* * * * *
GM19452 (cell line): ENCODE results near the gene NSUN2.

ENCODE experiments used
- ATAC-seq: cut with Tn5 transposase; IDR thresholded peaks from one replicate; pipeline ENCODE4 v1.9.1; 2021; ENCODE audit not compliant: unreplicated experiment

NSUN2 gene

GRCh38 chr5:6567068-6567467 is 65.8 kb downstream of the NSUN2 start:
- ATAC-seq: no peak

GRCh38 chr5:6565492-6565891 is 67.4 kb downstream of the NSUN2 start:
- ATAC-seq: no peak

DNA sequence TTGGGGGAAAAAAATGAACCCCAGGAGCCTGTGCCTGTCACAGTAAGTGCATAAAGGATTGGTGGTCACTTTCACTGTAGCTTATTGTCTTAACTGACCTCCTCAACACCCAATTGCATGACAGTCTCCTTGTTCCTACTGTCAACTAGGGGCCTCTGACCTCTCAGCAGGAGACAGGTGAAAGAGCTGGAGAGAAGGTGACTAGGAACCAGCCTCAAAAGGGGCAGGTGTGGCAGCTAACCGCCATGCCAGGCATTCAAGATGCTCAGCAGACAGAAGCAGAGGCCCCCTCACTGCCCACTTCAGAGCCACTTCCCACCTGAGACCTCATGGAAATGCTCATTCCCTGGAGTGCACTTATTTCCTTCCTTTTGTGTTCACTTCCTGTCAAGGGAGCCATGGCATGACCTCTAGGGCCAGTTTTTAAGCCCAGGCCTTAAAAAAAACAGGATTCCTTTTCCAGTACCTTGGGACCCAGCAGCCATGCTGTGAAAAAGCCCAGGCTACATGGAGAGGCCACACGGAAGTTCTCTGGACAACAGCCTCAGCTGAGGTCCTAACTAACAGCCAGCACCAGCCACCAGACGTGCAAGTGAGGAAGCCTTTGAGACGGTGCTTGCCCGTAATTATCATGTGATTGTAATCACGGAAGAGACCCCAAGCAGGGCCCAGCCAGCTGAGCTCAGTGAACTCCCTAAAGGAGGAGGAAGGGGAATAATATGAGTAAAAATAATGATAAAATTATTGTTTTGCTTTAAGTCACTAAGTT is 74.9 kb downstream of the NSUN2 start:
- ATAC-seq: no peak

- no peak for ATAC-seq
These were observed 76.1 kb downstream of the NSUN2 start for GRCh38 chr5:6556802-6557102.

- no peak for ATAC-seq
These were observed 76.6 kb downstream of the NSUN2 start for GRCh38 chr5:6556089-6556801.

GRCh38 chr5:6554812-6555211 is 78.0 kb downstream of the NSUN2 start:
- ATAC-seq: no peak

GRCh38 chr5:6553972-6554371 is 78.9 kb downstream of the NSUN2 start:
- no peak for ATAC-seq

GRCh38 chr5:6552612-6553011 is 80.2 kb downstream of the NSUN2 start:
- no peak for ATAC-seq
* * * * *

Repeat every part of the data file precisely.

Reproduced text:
GM19452 (cell line): ENCODE results near the gene NSUN2.

ENCODE experiments used
- ATAC-seq: cut with Tn5 transposase; IDR thresholded peaks from one replicate; pipeline ENCODE4 v1.9.1; 2021; ENCODE audit not compliant: unreplicated experiment

NSUN2 gene

GRCh38 chr5:6567068-6567467 is 65.8 kb downstream of the NSUN2 start:
- ATAC-seq: no peak

GRCh38 chr5:6565492-6565891 is 67.4 kb downstream of the NSUN2 start:
- ATAC-seq: no peak

DNA sequence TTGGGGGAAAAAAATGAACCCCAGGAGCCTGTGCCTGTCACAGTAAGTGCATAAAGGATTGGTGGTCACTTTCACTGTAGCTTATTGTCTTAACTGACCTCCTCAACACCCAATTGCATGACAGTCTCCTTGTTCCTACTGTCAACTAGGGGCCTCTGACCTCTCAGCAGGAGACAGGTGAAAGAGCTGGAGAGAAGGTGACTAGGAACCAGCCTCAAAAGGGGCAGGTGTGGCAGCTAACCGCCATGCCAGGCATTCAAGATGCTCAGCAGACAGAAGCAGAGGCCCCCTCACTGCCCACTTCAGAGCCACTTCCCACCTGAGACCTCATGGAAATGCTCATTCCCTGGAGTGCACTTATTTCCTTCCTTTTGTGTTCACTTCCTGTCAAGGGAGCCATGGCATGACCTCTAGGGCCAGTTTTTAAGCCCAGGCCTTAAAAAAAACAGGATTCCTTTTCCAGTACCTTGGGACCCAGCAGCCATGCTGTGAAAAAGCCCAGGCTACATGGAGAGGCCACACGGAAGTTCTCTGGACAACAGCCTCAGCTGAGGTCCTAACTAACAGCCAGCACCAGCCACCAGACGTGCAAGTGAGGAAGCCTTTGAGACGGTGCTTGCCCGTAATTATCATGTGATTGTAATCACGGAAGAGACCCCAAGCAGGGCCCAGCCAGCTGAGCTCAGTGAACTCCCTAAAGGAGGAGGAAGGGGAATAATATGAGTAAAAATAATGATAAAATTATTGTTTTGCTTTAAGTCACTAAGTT is 74.9 kb downstream of the NSUN2 start:
- ATAC-seq: no peak

- no peak for ATAC-seq
These were observed 76.1 kb downstream of the NSUN2 start for GRCh38 chr5:6556802-6557102.

- no peak for ATAC-seq
These were observed 76.6 kb downstream of the NSUN2 start for GRCh38 chr5:6556089-6556801.

GRCh38 chr5:6554812-6555211 is 78.0 kb downstream of the NSUN2 start:
- ATAC-seq: no peak

GRCh38 chr5:6553972-6554371 is 78.9 kb downstream of the NSUN2 start:
- no peak for ATAC-seq

GRCh38 chr5:6552612-6553011 is 80.2 kb downstream of the NSUN2 start:
- no peak for ATAC-seq